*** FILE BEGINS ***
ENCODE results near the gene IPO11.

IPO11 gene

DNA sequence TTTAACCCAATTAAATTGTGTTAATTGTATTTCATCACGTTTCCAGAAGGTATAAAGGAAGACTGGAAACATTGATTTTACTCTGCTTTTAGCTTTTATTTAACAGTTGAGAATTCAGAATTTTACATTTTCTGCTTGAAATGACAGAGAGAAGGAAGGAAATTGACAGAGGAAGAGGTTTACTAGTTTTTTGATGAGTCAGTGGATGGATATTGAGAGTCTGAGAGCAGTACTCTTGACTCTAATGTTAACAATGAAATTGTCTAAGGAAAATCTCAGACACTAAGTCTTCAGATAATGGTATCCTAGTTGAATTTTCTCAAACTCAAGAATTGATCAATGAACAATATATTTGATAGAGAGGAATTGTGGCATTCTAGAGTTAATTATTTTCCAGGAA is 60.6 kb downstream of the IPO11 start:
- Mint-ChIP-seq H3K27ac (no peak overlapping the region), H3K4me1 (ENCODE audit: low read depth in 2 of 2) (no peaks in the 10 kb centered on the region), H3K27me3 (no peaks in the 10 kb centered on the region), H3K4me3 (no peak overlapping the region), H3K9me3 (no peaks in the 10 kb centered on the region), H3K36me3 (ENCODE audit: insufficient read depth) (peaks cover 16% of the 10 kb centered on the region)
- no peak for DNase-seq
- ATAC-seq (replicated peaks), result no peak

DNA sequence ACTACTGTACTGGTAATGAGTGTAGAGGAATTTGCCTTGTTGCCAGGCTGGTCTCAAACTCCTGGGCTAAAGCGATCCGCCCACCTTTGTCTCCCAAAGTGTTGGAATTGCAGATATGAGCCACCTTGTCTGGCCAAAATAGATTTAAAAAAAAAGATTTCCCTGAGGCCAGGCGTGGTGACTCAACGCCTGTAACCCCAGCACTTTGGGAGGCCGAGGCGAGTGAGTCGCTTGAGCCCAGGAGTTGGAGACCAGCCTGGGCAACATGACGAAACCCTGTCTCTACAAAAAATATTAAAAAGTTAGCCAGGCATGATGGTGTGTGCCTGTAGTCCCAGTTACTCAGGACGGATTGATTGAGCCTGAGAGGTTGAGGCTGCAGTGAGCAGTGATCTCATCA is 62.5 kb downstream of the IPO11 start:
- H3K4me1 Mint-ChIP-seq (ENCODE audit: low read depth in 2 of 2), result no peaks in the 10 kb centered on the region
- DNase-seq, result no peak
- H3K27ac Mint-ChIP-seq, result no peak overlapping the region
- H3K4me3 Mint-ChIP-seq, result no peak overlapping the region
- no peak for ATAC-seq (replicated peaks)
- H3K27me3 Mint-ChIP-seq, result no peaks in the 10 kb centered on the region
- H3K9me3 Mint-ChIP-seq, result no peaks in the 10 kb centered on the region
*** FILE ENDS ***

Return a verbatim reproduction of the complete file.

ENCODE results near the gene IPO11.

IPO11 gene

DNA sequence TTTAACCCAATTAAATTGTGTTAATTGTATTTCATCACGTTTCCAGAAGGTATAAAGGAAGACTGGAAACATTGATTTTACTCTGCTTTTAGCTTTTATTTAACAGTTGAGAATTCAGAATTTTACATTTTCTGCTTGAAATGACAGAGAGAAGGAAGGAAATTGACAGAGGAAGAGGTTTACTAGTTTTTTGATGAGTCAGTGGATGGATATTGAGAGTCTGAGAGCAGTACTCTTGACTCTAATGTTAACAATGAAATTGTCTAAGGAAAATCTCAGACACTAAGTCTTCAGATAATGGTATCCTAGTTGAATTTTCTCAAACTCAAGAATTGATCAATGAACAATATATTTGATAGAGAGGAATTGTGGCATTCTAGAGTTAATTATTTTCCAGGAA is 60.6 kb downstream of the IPO11 start:
- Mint-ChIP-seq H3K27ac (no peak overlapping the region), H3K4me1 (ENCODE audit: low read depth in 2 of 2) (no peaks in the 10 kb centered on the region), H3K27me3 (no peaks in the 10 kb centered on the region), H3K4me3 (no peak overlapping the region), H3K9me3 (no peaks in the 10 kb centered on the region), H3K36me3 (ENCODE audit: insufficient read depth) (peaks cover 16% of the 10 kb centered on the region)
- no peak for DNase-seq
- ATAC-seq (replicated peaks), result no peak

DNA sequence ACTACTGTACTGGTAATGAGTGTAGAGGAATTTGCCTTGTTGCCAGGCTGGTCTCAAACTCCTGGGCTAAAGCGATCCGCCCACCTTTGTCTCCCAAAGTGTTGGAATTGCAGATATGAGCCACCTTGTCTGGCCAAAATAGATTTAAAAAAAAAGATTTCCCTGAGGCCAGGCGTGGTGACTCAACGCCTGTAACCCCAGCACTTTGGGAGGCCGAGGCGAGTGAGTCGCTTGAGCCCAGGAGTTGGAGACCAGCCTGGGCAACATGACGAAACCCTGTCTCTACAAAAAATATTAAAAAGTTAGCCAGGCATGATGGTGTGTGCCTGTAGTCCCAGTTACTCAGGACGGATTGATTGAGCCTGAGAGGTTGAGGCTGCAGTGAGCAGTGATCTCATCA is 62.5 kb downstream of the IPO11 start:
- H3K4me1 Mint-ChIP-seq (ENCODE audit: low read depth in 2 of 2), result no peaks in the 10 kb centered on the region
- DNase-seq, result no peak
- H3K27ac Mint-ChIP-seq, result no peak overlapping the region
- H3K4me3 Mint-ChIP-seq, result no peak overlapping the region
- no peak for ATAC-seq (replicated peaks)
- H3K27me3 Mint-ChIP-seq, result no peaks in the 10 kb centered on the region
- H3K9me3 Mint-ChIP-seq, result no peaks in the 10 kb centered on the region